Why intuitive theories of memory lead us wrong: memory representations are continuous strength, population-based and hierarchical
In the real world, objects are discrete physical entities – your coffee mug either is or is not in your hand. As a result, both in everyday life and in memory research, there is a tendency to use a physical metaphor to understand memory: people tend to think of an object they are trying to remember as either in mind or not in their mind, and to say that we hold items in mind, as we hold real objects in our hand. This metaphor serves as a core mental model used in most conceptions of memory: all-or-none, discrete, and functioning at the level of entire objects or other discrete representations, like chunks.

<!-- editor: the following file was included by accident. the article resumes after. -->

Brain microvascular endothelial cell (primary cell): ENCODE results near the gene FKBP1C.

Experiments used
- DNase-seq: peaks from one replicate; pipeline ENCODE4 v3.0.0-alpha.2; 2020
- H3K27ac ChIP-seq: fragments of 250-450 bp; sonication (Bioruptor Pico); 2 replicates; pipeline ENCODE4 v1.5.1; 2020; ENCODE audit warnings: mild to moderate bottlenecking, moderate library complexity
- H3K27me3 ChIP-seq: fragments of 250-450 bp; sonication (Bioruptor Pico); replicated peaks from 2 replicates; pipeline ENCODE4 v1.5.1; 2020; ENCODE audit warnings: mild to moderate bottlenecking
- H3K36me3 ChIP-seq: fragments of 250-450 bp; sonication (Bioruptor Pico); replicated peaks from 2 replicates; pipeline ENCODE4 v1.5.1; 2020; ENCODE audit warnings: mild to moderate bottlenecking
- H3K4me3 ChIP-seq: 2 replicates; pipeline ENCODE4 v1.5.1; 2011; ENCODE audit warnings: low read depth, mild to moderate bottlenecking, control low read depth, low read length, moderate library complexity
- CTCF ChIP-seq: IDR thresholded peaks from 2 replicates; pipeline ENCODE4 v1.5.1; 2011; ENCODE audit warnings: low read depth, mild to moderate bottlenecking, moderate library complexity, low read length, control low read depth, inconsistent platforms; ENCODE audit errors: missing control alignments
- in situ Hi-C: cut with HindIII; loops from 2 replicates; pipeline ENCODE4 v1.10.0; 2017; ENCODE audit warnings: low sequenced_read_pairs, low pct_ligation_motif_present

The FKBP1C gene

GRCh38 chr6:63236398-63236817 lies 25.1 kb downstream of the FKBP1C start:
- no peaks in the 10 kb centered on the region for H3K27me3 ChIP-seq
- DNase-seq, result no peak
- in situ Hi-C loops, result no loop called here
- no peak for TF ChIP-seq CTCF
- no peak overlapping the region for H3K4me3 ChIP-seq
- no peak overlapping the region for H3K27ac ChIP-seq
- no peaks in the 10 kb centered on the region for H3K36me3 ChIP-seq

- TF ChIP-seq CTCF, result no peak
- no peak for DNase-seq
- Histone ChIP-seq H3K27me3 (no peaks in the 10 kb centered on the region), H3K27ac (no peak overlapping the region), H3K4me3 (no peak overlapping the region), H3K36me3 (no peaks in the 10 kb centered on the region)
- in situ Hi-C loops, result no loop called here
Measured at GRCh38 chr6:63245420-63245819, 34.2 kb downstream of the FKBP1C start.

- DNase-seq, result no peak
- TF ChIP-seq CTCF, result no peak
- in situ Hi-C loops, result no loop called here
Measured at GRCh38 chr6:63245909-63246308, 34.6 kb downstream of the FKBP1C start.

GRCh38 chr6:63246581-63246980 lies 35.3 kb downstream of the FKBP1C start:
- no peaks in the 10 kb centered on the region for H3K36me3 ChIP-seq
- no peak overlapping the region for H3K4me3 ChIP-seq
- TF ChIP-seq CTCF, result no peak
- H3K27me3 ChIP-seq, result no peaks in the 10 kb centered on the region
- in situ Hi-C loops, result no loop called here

In this talk, I’ll argue for a new way of thinking about memory that strongly contrasts with this common and intuitive view. I’ll show that individuated items are far from the only kind of representation people form, and that it is necessary to consider interactions among an entire hierarchy of representations to understand memory even for a single item. I’ll also show that memory representations, even for single items, are population-based and continuous in strength. Altogether, I’ll argue that even for those interested in cognition, analogies from neuroscience — with population codes, hierarchical representations and noisy signals — best allow us to understand memory limits, rather than physical analogies about discrete items.